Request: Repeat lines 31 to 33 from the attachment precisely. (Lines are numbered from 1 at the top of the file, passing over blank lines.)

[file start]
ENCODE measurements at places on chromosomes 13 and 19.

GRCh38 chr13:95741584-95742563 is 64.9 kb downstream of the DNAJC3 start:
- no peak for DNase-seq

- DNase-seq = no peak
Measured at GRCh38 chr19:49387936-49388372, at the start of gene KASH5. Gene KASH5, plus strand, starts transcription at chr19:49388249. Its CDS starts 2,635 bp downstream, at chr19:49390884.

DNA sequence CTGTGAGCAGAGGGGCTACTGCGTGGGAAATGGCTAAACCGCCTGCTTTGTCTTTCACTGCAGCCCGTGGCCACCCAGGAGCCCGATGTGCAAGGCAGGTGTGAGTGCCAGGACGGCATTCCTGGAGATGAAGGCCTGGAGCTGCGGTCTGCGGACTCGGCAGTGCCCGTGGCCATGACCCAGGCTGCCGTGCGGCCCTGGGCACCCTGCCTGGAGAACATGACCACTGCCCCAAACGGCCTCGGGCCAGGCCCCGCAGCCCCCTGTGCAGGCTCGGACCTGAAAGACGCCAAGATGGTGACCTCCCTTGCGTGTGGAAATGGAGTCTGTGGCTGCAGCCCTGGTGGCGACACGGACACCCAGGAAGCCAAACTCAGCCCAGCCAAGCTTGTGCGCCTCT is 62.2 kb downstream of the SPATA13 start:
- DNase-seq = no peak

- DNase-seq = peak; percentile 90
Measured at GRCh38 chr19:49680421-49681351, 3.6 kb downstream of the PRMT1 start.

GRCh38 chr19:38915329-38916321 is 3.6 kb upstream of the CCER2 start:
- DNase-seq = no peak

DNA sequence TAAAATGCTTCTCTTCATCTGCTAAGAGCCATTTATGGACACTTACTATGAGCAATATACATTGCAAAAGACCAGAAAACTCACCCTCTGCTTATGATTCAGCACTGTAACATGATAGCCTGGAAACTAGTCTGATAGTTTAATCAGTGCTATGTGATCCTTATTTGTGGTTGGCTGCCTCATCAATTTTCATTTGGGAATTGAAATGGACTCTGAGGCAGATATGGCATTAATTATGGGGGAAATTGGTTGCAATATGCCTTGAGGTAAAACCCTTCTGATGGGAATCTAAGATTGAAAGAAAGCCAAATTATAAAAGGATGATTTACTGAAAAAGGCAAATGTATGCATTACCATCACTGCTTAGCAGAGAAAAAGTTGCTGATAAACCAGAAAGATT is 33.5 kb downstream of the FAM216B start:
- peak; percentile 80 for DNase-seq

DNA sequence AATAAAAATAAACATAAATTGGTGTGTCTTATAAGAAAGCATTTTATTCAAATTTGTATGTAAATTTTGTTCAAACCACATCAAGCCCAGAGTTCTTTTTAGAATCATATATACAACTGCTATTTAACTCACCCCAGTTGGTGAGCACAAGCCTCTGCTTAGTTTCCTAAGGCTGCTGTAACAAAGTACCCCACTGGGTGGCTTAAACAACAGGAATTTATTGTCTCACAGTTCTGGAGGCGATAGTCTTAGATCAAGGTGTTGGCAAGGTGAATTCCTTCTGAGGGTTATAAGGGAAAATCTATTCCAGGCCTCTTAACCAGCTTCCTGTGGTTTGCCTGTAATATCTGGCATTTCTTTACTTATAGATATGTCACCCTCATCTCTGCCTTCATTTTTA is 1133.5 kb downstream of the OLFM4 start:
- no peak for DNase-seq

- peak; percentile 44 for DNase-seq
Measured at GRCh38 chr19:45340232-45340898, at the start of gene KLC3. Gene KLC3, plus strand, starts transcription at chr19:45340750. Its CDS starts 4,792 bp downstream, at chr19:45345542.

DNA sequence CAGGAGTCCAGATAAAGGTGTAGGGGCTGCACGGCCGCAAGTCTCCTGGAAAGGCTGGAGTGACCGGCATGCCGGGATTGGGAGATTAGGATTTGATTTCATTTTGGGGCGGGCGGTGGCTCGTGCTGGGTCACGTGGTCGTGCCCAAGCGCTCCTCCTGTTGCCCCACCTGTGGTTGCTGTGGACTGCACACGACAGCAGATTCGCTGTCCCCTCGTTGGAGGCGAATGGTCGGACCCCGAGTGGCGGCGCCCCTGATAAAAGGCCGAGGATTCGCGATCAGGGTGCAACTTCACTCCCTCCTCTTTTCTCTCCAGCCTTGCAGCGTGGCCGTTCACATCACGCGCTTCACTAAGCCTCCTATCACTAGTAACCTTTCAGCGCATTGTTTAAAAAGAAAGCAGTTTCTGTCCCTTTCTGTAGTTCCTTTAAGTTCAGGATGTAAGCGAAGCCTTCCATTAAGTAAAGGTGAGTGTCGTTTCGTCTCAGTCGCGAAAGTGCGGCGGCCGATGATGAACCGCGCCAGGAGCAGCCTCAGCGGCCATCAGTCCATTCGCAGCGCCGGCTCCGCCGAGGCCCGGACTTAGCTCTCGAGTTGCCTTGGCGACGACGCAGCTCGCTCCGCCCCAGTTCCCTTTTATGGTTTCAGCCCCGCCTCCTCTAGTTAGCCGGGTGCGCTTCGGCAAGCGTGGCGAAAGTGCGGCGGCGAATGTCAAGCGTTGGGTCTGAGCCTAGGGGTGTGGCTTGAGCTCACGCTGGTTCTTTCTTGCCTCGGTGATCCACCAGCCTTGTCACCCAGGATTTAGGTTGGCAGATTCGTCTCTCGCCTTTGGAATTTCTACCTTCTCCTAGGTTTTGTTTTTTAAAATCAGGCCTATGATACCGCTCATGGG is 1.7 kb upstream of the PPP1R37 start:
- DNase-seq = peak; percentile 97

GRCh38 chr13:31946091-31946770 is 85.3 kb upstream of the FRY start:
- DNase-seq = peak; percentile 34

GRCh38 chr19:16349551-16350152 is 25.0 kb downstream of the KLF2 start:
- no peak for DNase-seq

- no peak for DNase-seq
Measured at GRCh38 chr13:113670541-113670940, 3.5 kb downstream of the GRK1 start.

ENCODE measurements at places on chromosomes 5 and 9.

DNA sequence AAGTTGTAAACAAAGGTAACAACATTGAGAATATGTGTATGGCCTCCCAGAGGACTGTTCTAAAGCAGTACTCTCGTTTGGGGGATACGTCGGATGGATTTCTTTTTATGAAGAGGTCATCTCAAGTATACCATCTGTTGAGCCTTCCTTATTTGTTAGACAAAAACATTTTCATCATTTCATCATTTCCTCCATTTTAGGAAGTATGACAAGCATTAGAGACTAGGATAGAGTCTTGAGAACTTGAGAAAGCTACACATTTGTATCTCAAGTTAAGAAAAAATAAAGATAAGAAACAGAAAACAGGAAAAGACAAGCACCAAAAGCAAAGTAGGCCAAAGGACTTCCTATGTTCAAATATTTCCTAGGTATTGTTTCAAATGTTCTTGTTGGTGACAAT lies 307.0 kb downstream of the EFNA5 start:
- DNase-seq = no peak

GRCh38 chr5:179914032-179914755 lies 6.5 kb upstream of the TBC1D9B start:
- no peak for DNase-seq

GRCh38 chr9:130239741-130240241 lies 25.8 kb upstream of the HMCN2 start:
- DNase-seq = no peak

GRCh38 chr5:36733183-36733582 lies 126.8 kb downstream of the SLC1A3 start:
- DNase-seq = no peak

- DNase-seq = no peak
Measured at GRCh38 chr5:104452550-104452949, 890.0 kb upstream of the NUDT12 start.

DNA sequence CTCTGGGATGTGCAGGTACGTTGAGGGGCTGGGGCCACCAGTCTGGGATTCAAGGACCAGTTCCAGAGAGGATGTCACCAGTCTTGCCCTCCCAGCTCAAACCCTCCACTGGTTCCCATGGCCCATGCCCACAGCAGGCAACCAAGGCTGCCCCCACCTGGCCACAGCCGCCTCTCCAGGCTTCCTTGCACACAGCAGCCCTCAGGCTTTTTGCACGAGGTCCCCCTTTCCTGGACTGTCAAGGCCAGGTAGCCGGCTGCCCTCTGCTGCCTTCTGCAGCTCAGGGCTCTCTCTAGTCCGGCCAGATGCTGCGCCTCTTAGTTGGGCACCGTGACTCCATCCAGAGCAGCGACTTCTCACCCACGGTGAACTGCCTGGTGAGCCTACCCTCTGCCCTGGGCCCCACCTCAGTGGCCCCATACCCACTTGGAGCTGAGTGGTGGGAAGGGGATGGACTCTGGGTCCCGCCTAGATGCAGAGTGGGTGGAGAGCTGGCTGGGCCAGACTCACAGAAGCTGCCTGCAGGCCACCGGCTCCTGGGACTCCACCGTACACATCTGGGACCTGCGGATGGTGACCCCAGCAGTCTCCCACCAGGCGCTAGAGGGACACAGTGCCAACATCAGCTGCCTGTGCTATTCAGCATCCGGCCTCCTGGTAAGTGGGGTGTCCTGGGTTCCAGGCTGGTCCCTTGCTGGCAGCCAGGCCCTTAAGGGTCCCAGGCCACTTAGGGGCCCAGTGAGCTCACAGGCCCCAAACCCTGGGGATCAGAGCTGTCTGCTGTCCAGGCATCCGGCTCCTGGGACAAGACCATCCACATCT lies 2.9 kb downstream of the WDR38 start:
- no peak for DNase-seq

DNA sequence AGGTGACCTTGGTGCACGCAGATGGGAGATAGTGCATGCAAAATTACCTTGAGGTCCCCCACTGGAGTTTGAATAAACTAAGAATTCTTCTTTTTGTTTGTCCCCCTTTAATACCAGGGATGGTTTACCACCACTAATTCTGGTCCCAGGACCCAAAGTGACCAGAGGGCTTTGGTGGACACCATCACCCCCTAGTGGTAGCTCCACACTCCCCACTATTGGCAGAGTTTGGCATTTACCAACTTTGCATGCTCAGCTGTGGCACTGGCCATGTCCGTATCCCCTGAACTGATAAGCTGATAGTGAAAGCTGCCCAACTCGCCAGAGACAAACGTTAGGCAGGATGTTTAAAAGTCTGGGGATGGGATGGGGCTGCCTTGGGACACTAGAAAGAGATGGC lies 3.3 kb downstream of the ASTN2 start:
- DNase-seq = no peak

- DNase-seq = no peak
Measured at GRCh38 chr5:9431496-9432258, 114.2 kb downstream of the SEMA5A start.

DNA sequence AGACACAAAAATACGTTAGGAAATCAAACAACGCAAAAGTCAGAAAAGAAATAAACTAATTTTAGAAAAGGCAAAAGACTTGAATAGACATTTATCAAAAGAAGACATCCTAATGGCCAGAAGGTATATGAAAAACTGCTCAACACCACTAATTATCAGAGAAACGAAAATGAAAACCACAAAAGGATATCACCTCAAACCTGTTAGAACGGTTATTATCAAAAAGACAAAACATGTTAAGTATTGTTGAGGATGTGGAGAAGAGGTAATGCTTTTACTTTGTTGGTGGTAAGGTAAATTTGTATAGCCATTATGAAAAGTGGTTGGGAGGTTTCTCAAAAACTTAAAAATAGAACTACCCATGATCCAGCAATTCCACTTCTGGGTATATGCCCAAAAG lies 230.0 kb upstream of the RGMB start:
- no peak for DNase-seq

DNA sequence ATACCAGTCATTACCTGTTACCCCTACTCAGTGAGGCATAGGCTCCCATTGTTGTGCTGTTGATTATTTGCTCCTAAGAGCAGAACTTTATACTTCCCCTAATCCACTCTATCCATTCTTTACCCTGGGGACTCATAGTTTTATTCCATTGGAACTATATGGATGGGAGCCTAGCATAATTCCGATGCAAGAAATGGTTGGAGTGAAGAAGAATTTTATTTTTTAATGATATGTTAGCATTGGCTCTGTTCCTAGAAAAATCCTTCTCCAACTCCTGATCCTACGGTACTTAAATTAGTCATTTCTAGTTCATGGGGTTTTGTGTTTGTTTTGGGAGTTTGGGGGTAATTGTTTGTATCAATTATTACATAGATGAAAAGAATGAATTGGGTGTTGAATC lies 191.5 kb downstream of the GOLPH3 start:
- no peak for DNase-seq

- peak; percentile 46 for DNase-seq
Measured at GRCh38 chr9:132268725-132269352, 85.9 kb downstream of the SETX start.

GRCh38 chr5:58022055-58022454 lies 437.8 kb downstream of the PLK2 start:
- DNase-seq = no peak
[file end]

GRCh38 chr9:130239741-130240241 lies 25.8 kb upstream of the HMCN2 start:
- DNase-seq = no peak

GRCh38 chr5:36733183-36733582 lies 126.8 kb downstream of the SLC1A3 start: